Google made a whopping $4.7 billion through its search and Google News in 2018, says a new study first reported by the New York Times.
But what has gotten the goat of media houses in the United States is that this is nearly as much money as that made by the news industry in the US — $5.1 billion — from its digital advertising revenues.
What’s more, news forms a significant part of Google’s business.
Around 40% of clicks on Google’s trending queries are for news, says the report by the News Media Alliance, which represents over 2,000 print and web publications in the country.
The News Media Alliance report is based partly on a study done by strategy and economics consulting firm Keystone Strategy, which has relied on a statistic made public by a Google executive in 2008 that Google News brought in $100 million. Among other factors, the study noted how much Google’s revenues had grown since that time.
In fact, the News Media Alliance said this estimate of Google’s earnings was a “conservative” one — as it did not include the value of the personal data of users that is gathered by Alphabet, Google’s parent company, each time they click on articles.
David Chavern, president and chief executive of News Media Alliance, told the NYT that since the ‘news’ content on Google is not made by Google, so the news industry deserves a cut of that $4.7 billion.
“They make money off this arrangement and there needs to be a better outcome for news publishers,” Chavern was quoted as saying.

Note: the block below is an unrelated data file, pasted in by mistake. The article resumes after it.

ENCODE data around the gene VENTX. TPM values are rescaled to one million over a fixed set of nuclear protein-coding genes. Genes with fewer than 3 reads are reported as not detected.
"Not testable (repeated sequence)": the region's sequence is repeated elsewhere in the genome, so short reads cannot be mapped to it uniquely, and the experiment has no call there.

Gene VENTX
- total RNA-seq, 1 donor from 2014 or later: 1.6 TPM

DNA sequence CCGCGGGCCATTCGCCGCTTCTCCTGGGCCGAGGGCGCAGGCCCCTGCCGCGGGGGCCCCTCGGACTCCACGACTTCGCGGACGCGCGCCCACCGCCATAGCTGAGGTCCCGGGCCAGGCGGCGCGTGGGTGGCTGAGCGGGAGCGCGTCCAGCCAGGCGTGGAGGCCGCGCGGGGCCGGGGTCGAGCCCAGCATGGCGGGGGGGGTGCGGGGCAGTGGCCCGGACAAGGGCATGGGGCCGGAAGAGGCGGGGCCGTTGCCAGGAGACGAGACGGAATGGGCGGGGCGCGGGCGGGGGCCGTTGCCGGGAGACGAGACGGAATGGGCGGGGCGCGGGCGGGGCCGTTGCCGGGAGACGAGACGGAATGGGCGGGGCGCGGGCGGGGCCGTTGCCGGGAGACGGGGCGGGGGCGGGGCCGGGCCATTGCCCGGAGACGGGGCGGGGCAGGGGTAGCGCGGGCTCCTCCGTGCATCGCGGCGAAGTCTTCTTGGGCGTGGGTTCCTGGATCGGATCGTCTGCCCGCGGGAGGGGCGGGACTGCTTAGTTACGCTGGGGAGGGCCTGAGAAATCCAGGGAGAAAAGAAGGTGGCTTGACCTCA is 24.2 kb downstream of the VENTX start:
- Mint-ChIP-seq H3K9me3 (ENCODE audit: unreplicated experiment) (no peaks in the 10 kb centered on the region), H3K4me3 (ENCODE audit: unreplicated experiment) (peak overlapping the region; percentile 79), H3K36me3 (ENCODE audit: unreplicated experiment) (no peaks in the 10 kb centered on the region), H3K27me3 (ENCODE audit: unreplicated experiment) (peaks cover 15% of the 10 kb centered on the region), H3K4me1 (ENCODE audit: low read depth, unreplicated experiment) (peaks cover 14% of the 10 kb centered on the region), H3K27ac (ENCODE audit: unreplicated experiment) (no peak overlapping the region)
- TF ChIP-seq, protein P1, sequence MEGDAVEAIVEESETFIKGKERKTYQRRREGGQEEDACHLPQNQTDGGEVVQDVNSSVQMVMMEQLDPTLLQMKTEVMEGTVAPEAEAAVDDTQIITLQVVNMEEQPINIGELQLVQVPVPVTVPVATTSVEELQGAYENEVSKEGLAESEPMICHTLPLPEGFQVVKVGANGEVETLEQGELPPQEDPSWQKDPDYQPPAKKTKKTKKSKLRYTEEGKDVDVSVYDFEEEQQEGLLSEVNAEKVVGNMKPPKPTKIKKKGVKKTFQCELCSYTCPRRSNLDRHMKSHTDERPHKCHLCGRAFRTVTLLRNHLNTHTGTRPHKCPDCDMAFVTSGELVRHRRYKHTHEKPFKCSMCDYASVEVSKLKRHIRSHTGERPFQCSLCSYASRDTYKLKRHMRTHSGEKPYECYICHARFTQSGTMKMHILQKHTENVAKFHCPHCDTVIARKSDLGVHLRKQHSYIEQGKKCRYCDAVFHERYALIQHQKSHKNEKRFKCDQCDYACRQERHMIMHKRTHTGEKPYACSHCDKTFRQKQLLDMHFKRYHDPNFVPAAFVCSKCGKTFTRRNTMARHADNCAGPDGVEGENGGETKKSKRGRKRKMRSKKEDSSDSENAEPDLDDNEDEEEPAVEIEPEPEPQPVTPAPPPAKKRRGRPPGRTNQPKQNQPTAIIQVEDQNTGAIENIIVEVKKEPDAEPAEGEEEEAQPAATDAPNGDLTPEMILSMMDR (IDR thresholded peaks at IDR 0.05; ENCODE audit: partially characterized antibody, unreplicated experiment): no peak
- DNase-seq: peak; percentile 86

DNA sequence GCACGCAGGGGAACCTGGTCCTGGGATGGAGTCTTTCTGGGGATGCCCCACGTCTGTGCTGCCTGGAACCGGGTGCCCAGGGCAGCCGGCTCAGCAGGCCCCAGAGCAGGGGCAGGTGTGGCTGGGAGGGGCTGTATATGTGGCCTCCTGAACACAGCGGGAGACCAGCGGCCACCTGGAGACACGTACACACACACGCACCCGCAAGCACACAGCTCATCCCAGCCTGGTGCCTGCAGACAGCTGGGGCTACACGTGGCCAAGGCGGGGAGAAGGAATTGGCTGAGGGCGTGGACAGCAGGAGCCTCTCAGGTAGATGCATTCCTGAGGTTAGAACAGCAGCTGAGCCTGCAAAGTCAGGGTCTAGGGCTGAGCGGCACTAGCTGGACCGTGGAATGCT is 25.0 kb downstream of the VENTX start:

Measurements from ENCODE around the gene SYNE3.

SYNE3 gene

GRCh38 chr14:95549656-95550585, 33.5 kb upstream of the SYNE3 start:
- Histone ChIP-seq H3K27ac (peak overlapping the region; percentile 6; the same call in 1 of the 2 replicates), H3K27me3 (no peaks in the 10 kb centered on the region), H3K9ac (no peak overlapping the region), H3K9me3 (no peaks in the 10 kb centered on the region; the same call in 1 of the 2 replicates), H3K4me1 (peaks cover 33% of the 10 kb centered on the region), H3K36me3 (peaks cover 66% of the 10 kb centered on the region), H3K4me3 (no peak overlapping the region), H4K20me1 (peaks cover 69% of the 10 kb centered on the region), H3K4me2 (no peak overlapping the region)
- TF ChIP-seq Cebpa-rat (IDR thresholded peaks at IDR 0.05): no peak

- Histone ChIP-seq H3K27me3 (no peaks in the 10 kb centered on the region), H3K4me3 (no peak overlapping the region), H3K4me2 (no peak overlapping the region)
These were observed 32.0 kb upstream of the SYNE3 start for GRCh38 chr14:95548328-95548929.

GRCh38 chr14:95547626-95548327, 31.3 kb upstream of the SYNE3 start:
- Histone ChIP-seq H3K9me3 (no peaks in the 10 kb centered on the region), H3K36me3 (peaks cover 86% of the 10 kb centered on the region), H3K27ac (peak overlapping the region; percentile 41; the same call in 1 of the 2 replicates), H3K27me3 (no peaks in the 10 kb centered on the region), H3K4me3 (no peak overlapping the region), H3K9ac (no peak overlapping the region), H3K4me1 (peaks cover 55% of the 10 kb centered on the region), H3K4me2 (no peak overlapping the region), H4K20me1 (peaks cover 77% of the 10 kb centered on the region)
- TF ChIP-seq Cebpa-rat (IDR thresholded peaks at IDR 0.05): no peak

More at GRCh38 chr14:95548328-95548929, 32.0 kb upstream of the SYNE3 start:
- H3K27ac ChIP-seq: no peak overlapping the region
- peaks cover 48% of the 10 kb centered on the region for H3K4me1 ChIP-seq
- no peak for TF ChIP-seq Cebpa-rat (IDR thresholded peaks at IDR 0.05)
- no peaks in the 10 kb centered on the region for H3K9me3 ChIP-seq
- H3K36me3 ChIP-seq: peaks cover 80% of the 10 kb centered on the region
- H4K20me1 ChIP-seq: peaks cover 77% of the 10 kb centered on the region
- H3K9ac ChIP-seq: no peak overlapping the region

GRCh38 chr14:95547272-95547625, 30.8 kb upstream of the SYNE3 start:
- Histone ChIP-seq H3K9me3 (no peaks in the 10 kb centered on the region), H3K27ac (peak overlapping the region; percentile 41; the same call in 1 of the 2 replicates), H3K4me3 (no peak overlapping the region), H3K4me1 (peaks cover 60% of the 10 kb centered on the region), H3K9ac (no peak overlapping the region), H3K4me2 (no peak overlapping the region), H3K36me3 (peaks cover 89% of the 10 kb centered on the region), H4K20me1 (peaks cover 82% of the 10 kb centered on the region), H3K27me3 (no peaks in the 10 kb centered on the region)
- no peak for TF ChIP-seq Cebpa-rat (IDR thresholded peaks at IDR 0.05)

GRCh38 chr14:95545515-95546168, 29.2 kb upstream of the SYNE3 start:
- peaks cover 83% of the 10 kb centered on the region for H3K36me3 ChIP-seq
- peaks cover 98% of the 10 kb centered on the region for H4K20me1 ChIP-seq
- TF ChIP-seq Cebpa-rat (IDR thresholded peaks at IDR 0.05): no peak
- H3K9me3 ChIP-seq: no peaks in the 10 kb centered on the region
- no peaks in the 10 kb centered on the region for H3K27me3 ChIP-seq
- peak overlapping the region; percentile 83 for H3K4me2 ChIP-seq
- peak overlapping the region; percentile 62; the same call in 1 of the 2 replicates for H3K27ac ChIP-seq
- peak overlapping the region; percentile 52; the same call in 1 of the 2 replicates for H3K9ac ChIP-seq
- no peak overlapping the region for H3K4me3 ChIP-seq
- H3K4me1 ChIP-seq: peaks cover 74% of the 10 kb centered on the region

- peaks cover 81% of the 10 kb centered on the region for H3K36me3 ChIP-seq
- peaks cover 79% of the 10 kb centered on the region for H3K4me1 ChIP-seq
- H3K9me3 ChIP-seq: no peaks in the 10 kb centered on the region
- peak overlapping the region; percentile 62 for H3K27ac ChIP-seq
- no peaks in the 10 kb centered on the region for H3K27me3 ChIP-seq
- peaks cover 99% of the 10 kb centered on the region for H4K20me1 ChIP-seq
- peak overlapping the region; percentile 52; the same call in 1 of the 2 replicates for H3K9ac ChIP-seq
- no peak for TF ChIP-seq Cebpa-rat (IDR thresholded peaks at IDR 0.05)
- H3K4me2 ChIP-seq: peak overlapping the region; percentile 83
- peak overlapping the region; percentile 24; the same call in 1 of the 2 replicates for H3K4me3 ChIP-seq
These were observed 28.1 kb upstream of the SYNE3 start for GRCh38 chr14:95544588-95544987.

Google and Facebook are, in fact, the major distributors for news publications online — together they bring in more than 80% of the external traffic to news sites. In the process, they earn a huge proportion of the online ad revenue.
The print media industry has indeed suffered setbacks in the United States over the past couple of decades, with a good number of them shutting shop or downsizing.
However, the big corporate media houses among legacy news outlets in the US continue raking in substantial profits.
For example, the New York Times alone in 2018 reported earning $709 million in total digital ad revenue. Similarly, the Washington Post had a profitable 2016 and 2017, as this report in New York Magazine points out. This same report adds that one in five local papers has closed down since 2004, while newsroom employment fell by 23% from 2008 to 2017, making up around 27,000 jobs.
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The NYT report on the study by News Media Alliance also had the alliance chief speaking of the Journalism Competition and Preservation Act.
“The bill now before lawmakers would give news publishers a four-year antitrust exemption, allowing them to collectively bargain with the owners of online platforms over revenue splitting,” says the report.
Meanwhile, the US government has been considering tighter scrutiny of Big Tech — Google, Apple, Amazon and Facebook — and over antitrust laws (fair competition laws).
But another news report says that for two straight years, Google has been the biggest corporate sender on lobbying (with lawmakers over regulations, policy, etc.) in the United States.
Last year alone, Google spent $21.7 million on lobbying. Among the other tech giants, Amazon and Facebook are not too far behind — having spent $14.4 million and $12.6 million, respectively, on lobbying last year.